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Welcome to EDUC 415's Digital Flexbook

Page history last edited by Lee Adcock 8 years, 7 months ago










Table of Contents


I.          Rationale


II.        The People Speak (video) 





"The point is to embody complexity as well as describe it, to permit the reader some say in how history is conveyed, to create new spaces for exploration" (Ayers, 1999)







    In the spring of 2009 California governor, Arnold Schwarzenegger, announced plans for the state to begin development of digital open source textbooks for  high school math and science classes that would be available this fall to public schools across the state (Paul, 2009) .  The main motivation for the digital textbook initiative was to help pull California out of its current economic crisis. The Governor believes the state could save $400 million if its 2 million high school students used digital math and science texts. Schwarzenegger also touts other educational benefits of the initiative such as increased collaboration among school districts, interactive classrooms, and reduced health concerns for students who, on a typical school day, carry 30% or more of their body weight in paper textbooks (Golshani, 2008; Surdin, 2009) . In addition, proponents of the digital initiative argue that much of the cost that goes into traditional textbooks is wrapped up in “hidden” instructional costs such as the instructional time wasted on collecting and maintaining books, students not doing work because they forgot their books, and districts having to spend thousands of dollars to store old books (Salpeter, 2009) .  Therefore, the potential cost savings is significant and a major reason why digital textbooks are beginning to eat into the 6 billion dollar a year business of paper textbook adoption (Heider, Laverick, & Bennett, 2009; Warlick, 2004) . Since California announced its plans for the digital textbook initiative the states of Indiana, Florida, and Texas have chosen to allow districts the flexibility to spend funds previously earmarked for textbooks on digital content (Salpeter, 2009).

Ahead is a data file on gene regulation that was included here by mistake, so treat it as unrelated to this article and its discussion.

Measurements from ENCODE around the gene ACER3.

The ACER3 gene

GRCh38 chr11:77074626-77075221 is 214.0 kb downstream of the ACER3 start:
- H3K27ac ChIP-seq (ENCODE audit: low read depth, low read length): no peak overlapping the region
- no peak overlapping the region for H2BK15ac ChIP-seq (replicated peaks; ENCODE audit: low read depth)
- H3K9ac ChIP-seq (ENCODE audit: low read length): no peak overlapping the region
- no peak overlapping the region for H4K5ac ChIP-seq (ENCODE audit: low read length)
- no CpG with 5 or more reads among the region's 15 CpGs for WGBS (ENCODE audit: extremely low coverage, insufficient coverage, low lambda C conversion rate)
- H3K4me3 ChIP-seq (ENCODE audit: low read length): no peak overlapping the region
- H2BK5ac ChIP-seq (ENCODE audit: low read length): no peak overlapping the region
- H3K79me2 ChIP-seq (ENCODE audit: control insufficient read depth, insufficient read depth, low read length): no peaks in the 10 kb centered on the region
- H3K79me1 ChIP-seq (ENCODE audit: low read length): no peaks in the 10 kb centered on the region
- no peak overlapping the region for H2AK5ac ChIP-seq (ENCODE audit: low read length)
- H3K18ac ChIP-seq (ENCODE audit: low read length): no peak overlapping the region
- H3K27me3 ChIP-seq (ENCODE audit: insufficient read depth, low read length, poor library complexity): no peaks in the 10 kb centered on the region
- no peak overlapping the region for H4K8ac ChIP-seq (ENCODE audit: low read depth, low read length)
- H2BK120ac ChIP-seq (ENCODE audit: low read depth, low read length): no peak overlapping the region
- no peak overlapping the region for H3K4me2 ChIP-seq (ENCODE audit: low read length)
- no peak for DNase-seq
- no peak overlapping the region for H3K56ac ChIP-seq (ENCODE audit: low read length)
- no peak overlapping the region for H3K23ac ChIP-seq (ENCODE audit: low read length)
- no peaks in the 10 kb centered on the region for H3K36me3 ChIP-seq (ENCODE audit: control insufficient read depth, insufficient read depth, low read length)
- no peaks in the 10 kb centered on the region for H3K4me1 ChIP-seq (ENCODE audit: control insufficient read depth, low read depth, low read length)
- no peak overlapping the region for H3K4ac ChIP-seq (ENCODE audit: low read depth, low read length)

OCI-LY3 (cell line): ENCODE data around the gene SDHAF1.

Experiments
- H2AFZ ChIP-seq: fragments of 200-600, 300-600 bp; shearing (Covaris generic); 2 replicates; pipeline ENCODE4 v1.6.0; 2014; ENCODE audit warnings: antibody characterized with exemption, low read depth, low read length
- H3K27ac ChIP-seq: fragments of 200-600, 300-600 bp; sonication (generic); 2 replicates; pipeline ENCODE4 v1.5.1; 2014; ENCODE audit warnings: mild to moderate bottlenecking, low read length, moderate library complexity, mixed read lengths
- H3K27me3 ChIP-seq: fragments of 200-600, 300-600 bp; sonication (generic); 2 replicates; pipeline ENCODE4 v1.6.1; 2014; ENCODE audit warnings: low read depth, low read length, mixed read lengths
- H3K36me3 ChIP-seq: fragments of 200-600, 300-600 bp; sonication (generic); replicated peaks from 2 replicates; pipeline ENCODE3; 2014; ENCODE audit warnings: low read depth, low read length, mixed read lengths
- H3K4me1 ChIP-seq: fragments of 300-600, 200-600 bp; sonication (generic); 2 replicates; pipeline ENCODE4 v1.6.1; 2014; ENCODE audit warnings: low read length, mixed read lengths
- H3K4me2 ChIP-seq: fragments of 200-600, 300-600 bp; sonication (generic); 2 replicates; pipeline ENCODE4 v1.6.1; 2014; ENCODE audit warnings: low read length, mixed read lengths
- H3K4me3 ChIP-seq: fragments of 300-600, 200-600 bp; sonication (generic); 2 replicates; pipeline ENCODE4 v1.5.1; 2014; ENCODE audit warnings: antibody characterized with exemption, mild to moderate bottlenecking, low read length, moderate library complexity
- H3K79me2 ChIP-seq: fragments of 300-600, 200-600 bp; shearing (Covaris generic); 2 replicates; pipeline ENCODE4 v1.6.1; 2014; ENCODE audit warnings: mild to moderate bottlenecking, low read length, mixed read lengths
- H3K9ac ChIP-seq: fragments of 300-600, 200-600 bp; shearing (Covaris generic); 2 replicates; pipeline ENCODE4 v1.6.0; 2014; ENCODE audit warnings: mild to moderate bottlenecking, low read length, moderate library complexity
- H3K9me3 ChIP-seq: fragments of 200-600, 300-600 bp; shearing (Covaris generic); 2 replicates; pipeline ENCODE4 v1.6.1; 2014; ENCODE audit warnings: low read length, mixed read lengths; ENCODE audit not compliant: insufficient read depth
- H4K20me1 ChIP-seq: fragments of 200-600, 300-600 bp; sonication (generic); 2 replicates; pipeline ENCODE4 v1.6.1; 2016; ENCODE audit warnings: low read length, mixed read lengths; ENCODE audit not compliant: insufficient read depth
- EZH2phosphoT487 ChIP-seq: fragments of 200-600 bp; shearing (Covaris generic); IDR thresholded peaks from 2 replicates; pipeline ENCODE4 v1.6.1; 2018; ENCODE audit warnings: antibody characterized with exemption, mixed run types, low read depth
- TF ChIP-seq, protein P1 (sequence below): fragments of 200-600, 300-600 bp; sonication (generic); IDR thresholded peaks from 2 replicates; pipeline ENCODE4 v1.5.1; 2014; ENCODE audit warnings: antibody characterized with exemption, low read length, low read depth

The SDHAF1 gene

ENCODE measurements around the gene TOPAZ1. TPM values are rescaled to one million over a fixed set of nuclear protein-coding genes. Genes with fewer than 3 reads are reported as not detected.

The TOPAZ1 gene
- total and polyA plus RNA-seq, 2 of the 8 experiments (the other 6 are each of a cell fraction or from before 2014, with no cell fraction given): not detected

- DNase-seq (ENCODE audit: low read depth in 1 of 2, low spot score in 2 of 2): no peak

Pedagogically the digital textbook, or the flexbook as some refer to it, can allow students to be “guided travelers” rather than passive learners (Demski, 2009; Kingsbury & Galloway, 2006). As such, textbooks that make learning personalized, interactive and cutting edge can also be viewed as a more contemporary view of the nation’s focus (Heider, et al., 2009) . For others, the benefit of digital textbooks is that they can compete with video games for student’s attention as well as provide a scaffolding model to reach students of all abilities. While publishers of traditional textbooks have carted out “digital textbooks”, which are really just paper textbooks in digital format, proponents of digital textbooks envision a future in which “open source” textbooks become the norm. Open source textbooks would allow districts and teachers to create their own textbooks that reflect their community, their students, and their learning objectives much more realistically than a massed produced textbook from one corporate perspective.   


      In terms of social studies, The National Center for History in the Schools at the University of California, Los Angeles defines historical thinking into five parts: chronological thinking, historical comprehension, historical analysis and interpretation, epistemology and evidence, as well as empathy and moral judgment (Levstik & Barton, 2000). In addition, the Social Studies is an active process whereby the student questions, analyzes, and develops their own point of view. By focusing the digital textbook on these skills students can move from passive to active participants in the “doing of history”. Therefore, the creation of an open source digital textbook could be a crucial step in helping teachers develop lessons that allow students to “do history” rather than sit passively and listen to teacher lectures or other traditional pedagogical devices. In other words, the digital textbook should be centered on and around inquiry-based activities that help students understand historical processes and engage their own histories into a broader understanding.

















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